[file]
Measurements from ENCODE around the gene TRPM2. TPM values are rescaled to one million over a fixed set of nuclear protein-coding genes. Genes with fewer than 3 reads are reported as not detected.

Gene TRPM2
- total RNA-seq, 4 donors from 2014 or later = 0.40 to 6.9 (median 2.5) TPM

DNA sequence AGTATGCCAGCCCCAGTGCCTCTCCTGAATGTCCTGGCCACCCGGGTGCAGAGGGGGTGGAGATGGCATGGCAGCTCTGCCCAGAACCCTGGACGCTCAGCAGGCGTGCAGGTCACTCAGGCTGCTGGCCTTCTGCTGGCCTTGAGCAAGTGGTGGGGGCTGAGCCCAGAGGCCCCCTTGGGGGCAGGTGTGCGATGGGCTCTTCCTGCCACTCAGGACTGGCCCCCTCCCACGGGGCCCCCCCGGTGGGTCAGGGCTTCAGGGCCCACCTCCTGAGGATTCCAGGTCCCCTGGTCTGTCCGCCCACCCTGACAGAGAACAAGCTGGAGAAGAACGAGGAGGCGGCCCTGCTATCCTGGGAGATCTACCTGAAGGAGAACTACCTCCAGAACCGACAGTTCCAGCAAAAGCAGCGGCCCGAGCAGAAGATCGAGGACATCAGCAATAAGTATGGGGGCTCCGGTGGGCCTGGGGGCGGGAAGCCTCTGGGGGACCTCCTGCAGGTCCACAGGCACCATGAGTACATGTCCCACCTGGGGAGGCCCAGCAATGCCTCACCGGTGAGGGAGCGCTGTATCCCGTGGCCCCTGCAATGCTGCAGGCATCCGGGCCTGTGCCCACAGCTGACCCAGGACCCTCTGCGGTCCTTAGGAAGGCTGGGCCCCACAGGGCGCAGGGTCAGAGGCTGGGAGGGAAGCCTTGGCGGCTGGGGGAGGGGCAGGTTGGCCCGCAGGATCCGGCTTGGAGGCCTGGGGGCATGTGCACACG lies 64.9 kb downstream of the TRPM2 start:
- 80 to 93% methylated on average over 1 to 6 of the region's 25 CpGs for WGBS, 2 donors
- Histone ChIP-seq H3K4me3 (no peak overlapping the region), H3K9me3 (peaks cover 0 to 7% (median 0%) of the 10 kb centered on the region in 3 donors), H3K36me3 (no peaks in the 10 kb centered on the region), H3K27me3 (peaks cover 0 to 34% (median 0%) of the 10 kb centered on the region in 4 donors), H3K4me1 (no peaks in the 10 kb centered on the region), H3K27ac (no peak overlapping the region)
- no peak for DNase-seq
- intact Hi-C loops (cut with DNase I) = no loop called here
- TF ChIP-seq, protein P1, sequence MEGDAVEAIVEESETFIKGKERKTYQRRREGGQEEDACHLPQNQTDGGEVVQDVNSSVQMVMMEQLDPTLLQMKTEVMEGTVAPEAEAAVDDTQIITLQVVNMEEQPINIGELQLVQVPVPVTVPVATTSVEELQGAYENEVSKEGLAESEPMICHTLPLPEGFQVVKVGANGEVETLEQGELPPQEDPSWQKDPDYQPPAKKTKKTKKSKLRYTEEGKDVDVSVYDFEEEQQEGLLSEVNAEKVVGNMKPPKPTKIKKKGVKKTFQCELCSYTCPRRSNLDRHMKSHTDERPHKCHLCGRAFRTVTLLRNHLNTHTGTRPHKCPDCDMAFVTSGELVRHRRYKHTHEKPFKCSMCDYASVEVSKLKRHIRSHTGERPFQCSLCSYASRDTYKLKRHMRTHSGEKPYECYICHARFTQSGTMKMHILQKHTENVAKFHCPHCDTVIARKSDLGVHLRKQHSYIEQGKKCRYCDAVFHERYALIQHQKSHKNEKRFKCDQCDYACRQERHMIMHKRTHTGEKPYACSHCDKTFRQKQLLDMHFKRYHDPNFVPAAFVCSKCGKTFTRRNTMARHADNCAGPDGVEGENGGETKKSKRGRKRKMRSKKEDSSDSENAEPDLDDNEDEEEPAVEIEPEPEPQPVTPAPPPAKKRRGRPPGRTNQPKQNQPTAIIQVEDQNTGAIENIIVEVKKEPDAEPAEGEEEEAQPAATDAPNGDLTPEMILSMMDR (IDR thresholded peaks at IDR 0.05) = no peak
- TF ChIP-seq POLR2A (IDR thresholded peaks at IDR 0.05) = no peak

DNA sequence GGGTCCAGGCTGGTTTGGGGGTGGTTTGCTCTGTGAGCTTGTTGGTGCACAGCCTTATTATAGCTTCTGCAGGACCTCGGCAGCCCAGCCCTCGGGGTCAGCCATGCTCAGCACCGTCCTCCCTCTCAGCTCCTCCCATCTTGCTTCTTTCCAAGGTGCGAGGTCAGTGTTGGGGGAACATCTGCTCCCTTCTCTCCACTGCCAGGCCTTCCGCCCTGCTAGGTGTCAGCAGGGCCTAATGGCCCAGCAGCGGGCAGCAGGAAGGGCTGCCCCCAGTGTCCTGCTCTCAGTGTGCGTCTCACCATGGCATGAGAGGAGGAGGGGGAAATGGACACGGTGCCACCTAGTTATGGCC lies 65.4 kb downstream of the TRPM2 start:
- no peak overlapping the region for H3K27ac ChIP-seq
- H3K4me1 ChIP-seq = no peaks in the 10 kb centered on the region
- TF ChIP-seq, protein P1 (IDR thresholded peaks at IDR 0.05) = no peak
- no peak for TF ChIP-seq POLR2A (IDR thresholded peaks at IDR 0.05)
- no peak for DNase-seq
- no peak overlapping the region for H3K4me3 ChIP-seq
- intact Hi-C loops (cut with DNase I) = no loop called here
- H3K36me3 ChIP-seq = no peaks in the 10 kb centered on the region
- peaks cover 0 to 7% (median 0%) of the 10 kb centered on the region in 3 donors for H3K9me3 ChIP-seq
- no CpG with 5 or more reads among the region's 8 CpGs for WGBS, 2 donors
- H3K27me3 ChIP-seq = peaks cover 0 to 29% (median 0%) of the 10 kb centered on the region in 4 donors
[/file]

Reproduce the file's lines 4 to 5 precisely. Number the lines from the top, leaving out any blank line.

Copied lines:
DNA sequence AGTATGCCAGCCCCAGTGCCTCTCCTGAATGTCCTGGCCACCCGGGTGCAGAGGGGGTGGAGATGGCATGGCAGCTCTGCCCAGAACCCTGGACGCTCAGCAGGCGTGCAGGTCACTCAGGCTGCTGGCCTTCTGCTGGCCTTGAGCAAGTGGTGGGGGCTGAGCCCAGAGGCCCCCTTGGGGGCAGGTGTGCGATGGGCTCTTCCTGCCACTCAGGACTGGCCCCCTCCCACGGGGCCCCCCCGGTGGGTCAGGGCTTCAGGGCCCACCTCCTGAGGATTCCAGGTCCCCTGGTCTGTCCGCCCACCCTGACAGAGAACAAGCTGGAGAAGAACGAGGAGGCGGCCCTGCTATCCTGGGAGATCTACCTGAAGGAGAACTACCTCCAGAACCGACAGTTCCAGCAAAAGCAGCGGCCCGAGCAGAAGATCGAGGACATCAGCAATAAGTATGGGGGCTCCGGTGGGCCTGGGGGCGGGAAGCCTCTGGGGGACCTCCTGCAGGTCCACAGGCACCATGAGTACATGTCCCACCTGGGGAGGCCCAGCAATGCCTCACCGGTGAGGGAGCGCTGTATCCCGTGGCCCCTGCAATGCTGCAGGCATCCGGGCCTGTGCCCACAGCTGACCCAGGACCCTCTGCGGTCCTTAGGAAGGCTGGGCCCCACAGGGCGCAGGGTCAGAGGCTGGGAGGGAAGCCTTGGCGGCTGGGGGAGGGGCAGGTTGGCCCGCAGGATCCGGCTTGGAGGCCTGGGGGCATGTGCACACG lies 64.9 kb downstream of the TRPM2 start:
- 80 to 93% methylated on average over 1 to 6 of the region's 25 CpGs for WGBS, 2 donors